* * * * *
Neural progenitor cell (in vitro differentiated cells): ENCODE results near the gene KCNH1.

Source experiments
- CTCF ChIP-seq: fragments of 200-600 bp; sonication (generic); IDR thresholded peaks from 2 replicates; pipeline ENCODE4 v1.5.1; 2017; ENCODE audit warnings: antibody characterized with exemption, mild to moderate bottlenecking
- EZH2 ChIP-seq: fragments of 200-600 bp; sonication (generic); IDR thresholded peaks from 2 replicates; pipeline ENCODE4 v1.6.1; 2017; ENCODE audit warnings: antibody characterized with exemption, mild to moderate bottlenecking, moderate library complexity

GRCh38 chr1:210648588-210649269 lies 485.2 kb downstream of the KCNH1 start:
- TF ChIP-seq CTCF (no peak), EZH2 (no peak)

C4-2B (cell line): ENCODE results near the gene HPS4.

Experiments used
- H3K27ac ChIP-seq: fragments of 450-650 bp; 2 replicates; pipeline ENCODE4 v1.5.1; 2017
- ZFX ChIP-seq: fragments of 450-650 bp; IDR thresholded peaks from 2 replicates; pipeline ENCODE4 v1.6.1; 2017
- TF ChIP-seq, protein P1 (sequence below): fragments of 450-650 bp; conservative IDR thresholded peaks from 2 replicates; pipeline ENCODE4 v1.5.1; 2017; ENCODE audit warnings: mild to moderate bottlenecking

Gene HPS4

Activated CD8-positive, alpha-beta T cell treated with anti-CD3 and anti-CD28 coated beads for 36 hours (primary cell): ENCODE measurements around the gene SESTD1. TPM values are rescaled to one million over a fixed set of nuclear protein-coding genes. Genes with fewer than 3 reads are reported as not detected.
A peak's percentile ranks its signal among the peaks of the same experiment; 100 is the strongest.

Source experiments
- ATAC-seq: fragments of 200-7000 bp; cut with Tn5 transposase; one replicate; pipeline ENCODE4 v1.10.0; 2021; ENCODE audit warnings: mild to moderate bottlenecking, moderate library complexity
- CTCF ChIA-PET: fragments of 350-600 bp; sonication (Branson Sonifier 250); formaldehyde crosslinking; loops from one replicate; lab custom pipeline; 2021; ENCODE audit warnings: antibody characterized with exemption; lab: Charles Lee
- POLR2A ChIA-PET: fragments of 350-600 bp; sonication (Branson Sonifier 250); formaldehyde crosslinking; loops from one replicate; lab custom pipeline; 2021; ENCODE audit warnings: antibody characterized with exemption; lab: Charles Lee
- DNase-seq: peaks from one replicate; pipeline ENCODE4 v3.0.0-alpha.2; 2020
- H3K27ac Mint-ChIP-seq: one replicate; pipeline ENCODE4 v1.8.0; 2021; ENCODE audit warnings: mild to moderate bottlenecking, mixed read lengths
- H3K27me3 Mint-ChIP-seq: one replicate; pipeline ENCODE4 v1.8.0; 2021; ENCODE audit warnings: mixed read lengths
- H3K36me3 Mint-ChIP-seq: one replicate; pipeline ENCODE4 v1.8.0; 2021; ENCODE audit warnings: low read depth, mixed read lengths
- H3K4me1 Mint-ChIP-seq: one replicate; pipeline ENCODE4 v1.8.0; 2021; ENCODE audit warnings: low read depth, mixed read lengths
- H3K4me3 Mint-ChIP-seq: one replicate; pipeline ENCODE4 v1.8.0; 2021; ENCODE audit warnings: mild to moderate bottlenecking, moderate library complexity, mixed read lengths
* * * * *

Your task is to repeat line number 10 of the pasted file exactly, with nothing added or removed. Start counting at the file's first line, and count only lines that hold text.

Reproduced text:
- ZFX ChIP-seq: fragments of 450-650 bp; IDR thresholded peaks from 2 replicates; pipeline ENCODE4 v1.6.1; 2017